Skip to content

Summer Preview: Daisy Edgar-Jones takes on 'Crawdads'

20220510130548-627aa600ec2ecab8acf3bf88jpeg
This image released by Sony Pictures shows Daisy Edgar-Jones, left, in a scene from "Where the Crawdads Sing." (Michele K. Short/Sony Pictures via AP)

Good things seem to happen to Daisy Edgar-Jones while she’s busy doing something else. Her breakout role as Marianne in the popular Hulu miniseries “Normal People" came about while she was on another production. She read the book in between takes and filmed her audition on set.

Several years later, she was on that same set when she found out that she had a shot at starring in the big screen adaptation of Delia Owens’ “ Where the Crawdads Sing ” (in theaters July 15).

“It was so wild to me that they were thinking of me for it,” Edgar-Jones said last week from London. “I think I was surprised to be in consideration considering the popularity of the book and just how important it was.”

“Where the Crawdads Sing" is about a girl named Kya who grows up alone in the marshes of North Carolina after her family abandons her. The story follows Kya from her childhood in the 1950s to adulthood as she navigates romances, ostracization from the townspeople — which only intensifies when one of her suitors is found dead and she’s brought to court — and finding her own path and purpose.

Written by a debut novelist, a retired scientist in her 70s, “Where the Crawdads Sing” became an unlikely phenomenon thanks at least in part to actor Reese Witherspoon, who selected it for her book club in 2018. Witherspoon and longtime film executive Elizabeth Gabler, who has been behind adaptations from “The Devil Wears Prada” to “Hidden Figures,” acquired the rights to produce a feature film for Sony Pictures. Since coming out in 2018, “Where the Crawdads Sing” has sold over 12 million copies and spent 150 weeks on the best seller list.

Edgar-Jones read the book in a day and was captivated.

“It’s a thriller. It’s a courtroom drama. It’s a survival story. It’s a love story. It’s a love letter to nature. It’s so many things,” Edgar-Jones said. “Something I really took away from it is a newfound appreciation for the wild and how much kindness can affect somebody’s life. Kya is taught to read by Tate and that’s a real turning point in her life, it means she’s able to make a life for herself. In a subtle way, you know, it does really sort of celebrate education.”

A friend, the same one who filmed her “Normal People" audition, helped put her on tape and sent it in. As the story goes, she was offered the part the next day.

“He’s my lucky charm,” she said. “I think I owe my entire career to him.”

She found herself relating to the “marsh girl” in unexpected ways. There was the loneliness and isolation of COVID-19 quarantines, but also a newfound appreciation for her surroundings.

“We were allowed one daily walk and suddenly I was introduced to little parks and things in my area that I just hadn’t had time to experience,” she said. “The story is so much about reconnecting with a love of nature that I think we often kind of take for granted.”

To prepare, she learned how to boat and fish and even took some drawing lessons. But, she laughed, she “cannot take any credit for the beautiful drawings in the film.” And, of course, she worked with a vocal coach to transform her English accent into Kya’s southern lilt from age 15 through 40.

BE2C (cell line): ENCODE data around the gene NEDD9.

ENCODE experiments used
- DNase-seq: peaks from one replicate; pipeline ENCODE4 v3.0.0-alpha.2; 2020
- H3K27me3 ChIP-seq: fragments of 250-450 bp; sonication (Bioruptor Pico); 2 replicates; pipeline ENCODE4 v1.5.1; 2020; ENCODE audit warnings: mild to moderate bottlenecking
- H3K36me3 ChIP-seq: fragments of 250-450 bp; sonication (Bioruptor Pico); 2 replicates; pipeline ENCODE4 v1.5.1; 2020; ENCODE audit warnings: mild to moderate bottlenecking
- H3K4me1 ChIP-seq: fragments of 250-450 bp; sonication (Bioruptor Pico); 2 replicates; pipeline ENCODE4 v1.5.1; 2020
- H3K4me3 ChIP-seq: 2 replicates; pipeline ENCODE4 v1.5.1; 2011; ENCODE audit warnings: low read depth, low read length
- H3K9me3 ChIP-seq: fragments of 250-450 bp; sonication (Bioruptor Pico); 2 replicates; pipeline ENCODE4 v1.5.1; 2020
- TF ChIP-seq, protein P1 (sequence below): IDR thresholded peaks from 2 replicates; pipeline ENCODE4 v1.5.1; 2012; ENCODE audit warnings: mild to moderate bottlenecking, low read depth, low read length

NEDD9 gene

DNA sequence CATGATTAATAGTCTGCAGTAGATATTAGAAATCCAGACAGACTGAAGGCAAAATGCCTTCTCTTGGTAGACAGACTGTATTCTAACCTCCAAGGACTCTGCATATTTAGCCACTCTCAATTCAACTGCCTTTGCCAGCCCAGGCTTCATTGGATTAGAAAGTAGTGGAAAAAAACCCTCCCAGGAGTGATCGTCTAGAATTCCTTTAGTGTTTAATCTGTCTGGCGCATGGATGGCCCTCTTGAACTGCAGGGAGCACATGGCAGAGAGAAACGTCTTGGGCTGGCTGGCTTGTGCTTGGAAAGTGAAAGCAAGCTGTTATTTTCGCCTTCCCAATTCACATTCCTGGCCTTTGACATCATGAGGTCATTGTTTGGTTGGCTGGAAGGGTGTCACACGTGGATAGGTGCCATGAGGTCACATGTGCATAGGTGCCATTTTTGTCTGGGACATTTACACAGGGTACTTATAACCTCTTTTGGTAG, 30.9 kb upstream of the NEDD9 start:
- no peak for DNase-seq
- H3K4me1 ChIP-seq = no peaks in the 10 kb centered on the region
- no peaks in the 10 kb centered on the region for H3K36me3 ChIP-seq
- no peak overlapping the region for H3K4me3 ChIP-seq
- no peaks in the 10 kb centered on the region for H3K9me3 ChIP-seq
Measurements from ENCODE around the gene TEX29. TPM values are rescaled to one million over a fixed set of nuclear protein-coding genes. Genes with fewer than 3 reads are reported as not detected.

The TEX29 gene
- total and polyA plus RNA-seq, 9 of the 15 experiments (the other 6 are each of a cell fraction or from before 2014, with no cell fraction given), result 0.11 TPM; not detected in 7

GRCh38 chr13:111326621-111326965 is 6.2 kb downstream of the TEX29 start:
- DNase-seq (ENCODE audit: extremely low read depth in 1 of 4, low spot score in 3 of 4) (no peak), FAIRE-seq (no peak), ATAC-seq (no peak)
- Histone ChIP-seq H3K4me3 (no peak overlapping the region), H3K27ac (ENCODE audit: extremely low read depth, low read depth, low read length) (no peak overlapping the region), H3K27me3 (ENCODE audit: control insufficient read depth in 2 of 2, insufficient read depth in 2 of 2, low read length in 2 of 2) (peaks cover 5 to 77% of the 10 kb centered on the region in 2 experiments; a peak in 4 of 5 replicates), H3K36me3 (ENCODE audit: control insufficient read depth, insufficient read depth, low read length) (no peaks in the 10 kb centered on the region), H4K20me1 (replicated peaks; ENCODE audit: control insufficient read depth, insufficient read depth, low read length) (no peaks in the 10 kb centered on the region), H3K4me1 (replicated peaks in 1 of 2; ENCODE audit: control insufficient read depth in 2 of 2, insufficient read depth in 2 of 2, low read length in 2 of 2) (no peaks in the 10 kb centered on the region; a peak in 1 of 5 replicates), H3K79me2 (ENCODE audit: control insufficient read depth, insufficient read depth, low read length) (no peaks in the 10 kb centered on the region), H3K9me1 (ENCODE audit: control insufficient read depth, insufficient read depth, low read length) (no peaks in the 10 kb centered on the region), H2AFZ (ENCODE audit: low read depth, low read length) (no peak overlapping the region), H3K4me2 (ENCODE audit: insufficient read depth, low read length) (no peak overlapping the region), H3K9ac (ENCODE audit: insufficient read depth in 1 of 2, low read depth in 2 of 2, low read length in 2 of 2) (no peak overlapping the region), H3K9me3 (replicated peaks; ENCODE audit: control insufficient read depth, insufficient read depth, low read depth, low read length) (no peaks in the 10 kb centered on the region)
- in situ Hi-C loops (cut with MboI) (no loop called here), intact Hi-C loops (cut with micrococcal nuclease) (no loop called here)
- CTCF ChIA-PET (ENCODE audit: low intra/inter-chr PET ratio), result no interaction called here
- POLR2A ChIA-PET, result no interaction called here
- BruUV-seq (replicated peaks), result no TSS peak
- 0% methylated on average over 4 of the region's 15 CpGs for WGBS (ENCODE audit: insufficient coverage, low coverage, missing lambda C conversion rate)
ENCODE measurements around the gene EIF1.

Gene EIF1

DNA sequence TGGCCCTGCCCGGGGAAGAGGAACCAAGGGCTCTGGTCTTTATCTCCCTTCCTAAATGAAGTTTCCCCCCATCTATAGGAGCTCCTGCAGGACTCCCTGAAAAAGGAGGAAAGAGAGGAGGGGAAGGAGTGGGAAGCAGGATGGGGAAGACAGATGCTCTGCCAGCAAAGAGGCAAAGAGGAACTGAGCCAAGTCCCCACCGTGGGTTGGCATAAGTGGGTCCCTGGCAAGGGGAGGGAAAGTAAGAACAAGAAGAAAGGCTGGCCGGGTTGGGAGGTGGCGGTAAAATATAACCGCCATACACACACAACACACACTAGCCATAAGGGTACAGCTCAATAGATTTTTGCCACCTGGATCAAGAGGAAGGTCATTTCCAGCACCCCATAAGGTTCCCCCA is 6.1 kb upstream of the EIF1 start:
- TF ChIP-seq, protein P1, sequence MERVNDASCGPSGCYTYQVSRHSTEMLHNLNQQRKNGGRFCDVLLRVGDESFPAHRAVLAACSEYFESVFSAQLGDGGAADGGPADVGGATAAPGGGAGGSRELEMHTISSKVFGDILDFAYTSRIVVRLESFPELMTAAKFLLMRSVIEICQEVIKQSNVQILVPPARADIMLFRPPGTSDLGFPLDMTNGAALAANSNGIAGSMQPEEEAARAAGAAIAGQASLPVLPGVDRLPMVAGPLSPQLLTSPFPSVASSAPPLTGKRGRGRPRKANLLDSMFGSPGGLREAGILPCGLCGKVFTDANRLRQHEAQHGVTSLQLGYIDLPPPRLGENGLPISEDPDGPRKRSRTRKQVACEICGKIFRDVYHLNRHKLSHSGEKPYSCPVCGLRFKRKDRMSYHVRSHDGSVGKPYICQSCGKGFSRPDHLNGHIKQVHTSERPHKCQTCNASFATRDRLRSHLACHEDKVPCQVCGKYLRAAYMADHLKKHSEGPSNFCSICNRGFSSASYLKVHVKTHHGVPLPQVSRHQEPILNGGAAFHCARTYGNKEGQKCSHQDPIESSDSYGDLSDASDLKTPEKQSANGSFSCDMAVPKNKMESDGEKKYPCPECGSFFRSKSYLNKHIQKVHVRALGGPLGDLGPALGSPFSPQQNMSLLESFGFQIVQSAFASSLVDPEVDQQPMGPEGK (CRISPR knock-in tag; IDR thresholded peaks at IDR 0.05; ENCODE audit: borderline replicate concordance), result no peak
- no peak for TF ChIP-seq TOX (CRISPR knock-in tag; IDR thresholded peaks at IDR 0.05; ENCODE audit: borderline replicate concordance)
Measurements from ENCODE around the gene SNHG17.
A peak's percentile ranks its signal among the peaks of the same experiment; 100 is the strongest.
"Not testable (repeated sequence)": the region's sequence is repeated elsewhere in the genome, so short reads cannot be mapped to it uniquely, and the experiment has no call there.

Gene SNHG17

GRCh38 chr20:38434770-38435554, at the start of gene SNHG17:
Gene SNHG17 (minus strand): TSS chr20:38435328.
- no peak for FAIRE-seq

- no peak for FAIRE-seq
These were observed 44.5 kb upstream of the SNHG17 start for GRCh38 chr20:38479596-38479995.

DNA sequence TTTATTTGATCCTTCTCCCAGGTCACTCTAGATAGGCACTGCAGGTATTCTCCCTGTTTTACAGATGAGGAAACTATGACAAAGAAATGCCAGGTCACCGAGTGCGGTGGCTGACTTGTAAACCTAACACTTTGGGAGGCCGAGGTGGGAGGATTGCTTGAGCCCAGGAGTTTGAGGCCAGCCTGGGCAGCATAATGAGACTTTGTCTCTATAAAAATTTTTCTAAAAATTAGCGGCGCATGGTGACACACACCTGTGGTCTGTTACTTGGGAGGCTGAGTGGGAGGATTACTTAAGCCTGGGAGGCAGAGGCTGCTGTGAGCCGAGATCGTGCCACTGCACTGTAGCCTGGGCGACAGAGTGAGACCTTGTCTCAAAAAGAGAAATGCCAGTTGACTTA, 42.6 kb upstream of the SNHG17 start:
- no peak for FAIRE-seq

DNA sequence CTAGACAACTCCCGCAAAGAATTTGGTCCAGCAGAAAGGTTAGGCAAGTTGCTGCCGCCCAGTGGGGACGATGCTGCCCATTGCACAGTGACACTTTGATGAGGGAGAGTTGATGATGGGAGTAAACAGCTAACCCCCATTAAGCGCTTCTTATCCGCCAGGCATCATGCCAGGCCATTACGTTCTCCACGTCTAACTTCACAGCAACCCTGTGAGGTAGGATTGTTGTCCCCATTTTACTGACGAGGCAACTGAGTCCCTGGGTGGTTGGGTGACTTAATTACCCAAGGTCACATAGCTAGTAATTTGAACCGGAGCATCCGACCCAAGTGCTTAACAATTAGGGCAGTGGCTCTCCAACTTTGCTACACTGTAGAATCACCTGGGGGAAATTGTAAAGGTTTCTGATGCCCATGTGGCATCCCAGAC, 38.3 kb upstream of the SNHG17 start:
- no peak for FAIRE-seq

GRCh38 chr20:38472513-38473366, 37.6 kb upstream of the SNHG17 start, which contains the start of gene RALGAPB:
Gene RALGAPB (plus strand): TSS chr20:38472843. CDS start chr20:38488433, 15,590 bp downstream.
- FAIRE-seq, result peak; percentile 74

Before filming started, Owens told her not to worry and to just do her best.

“It’s a lot of pressure. I wanted to get it right,” Edgar-Jones said. “She was really generous in that way.”

The cast includes both veterans, like David Strathairn as her lawyer, and up-and-comers, like Harris Dickinson (Chase) and Taylor John Smith (Tate).

Lucy Alibar, the Oscar-nominated screenwriter of “Beasts of the Southern Wild,” adapted Owens’ novel and Olivia Newman, the director of the festival circuit darling “First Match,” was enlisted to direct.

“(Olivia’s) such a sensitive director,” Edgar-Jones said. “She has imbued the story with a lyricism and a fairy tale quality that’s so beautiful.”

The “Crawdads” team is full of women, too, from the producers to the director of photography.

“It was just really, really refreshing to see so many women behind the camera,” she said. “I found that incredibly inspiring.”

Nothing could have prepared her for the beauty, and chaos, of the New Orleans shoot in the late spring early summer of 2021, though. It was not uncommon, she said, for the set to flood all of a sudden or for the cast and crew to have to take shelter in a car while a lightning storm passed. But in those four months everyone was also able to bond in the COVID production bubble in the bayou, eating, drinking and even kayaking during their downtime.

Edgar-Jones hasn’t had much time to process the past few years and the ascent that has put her at the center of a major summer movie like “Where the Crawdads Sing.” She’s mostly just appreciative of the fact that she’s able to spend a little more time at home in London, especially on a sunny Spring day. Last year, the actor said, she was home for 10 days total. But she’s taking everything in stride.

“I think that because of COVID my introduction to the world was a lot slower. It’s only in the past few months that I’ve sort of experienced the effect that the show ‘Normal People’ has actually had on my life,” Edgar-Jones said. “I just feel very lucky to be working. I love what I do.”

—-

Find more of AP’s film coverage at https://apnews.com/hub/movies

Lindsey Bahr, The Associated Press